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Inequality and Mortality: Long-Run Evidence from a Panel of Countries

  • Leigh, Andrew

    (Australian National U)

  • Jencks, Christopher

    (Harvard U)

We investigate whether changes in economic inequality affect mortality in rich countries. To answer this question we use a new source of data on income inequality: tax data on the share of pretax income going to the richest 10 percent of the population in Australia, Canada, France, Germany, Ireland, the Netherlands, New Zealand, Spain, Sweden, Switzerland, the UK, and the US between 1903 and 2003. Although this measure is not a good proxy for inequality within the bottom half of the income distribution, it is a good proxy for changes in the top half of the distribution and for the Gini coefficient. In the absence of country and year fixed effects, the income share of the top decile is negatively related to life expectancy and positively related to infant mortality. However, in our preferred fixed-effects specification these relationships are weak, statistically insignificant, and likely to change their sign. Nor do our data suggest that changes in the income share of the richest 10 percent affect homicide or suicide rates.

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Paper provided by Harvard University, John F. Kennedy School of Government in its series Working Paper Series with number rwp06-032.

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Date of creation: Jul 2006
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Handle: RePEc:ecl:harjfk:rwp06-032
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  1. Deaton, A., 2001. "Health, Inequality, and Economic Development," Papers 200, Princeton, Woodrow Wilson School - Development Studies.
  2. Alberto Alesina & Reza Baqir & William Easterly, 1997. "Public Goods and Ethnic Divisions," NBER Working Papers 6009, National Bureau of Economic Research, Inc.
  3. Daron Acemoglu & Simon Johnson & James A. Robinson & Pierre Yared, 2005. "From Education to Democracy?," American Economic Review, American Economic Association, vol. 95(2), pages 44-49, May.
  4. Angus Deaton, 2001. "Relative deprivation, inequality, and mortality," Working Papers 275, Princeton University, Woodrow Wilson School of Public and International Affairs, Center for Health and Wellbeing..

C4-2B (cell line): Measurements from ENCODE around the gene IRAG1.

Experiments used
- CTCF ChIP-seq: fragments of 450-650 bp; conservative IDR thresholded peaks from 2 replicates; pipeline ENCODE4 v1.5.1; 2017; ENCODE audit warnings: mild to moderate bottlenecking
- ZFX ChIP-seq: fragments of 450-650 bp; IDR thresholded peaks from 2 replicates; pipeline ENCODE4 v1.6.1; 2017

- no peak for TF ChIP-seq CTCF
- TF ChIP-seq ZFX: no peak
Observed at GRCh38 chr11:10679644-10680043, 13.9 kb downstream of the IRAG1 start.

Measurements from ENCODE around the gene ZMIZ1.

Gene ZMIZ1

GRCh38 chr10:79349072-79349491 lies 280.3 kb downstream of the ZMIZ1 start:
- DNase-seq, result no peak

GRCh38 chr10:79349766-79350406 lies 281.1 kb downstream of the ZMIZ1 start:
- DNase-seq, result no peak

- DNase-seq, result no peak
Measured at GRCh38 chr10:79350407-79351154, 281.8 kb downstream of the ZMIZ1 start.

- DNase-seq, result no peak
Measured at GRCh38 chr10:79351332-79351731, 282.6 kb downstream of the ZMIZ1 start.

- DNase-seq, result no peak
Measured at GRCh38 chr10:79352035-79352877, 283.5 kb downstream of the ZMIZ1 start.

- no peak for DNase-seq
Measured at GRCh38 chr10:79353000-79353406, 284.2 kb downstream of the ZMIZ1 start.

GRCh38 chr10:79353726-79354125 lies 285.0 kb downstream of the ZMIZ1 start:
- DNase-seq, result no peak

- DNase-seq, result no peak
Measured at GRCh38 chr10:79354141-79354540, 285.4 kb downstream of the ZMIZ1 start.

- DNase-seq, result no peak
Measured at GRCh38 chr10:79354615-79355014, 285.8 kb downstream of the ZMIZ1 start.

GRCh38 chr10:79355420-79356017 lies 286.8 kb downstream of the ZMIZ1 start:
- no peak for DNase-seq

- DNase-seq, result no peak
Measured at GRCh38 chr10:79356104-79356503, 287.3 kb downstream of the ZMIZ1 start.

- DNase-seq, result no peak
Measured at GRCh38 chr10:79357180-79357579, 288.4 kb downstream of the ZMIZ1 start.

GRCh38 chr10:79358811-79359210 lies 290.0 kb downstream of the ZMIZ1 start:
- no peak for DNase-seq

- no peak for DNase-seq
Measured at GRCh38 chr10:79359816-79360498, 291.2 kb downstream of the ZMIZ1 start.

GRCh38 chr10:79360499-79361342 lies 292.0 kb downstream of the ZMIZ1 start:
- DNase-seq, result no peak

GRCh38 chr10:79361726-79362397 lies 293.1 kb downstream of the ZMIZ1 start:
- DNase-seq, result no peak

5. Angus Deaton & Christina Paxson, 2001. "Mortality, Income, and Income Inequality Over Time in Britain and the United States," NBER Working Papers 8534, National Bureau of Economic Research, Inc.
  6. Alesina, Alberto F & La Ferrara, Eliana, 2000. "Who Trusts Others?," CEPR Discussion Papers 2646, C.E.P.R. Discussion Papers.
  7. Fajnzylber, Pablo & Lederman, Daniel & Loayza, Norman, 2002. "Inequality and Violent Crime," Journal of Law and Economics, University of Chicago Press, vol. 45(1), pages 1-40, April.
  8. Gravelle, Hugh & Wildman, John & Sutton, Matthew, 2002. "Income, income inequality and health: what can we learn from aggregate data?," Social Science & Medicine, Elsevier, vol. 54(4), pages 577-589, February.
  9. Andrea Brandolini & Anthony B. Atkinson, 2001. "Promise and Pitfalls in the Use of "Secondary" Data-Sets: Income Inequality in OECD Countries As a Case Study," Journal of Economic Literature, American Economic Association, vol. 39(3), pages 771-799, September.
  10. Waldmann, Robert J, 1992. "Income Distribution and Infant Mortality," The Quarterly Journal of Economics, MIT Press, vol. 107(4), pages 1283-302, November.
  11. Meltzer, Allan H & Richard, Scott F, 1981. "A Rational Theory of the Size of Government," Journal of Political Economy, University of Chicago Press, vol. 89(5), pages 914-27, October.
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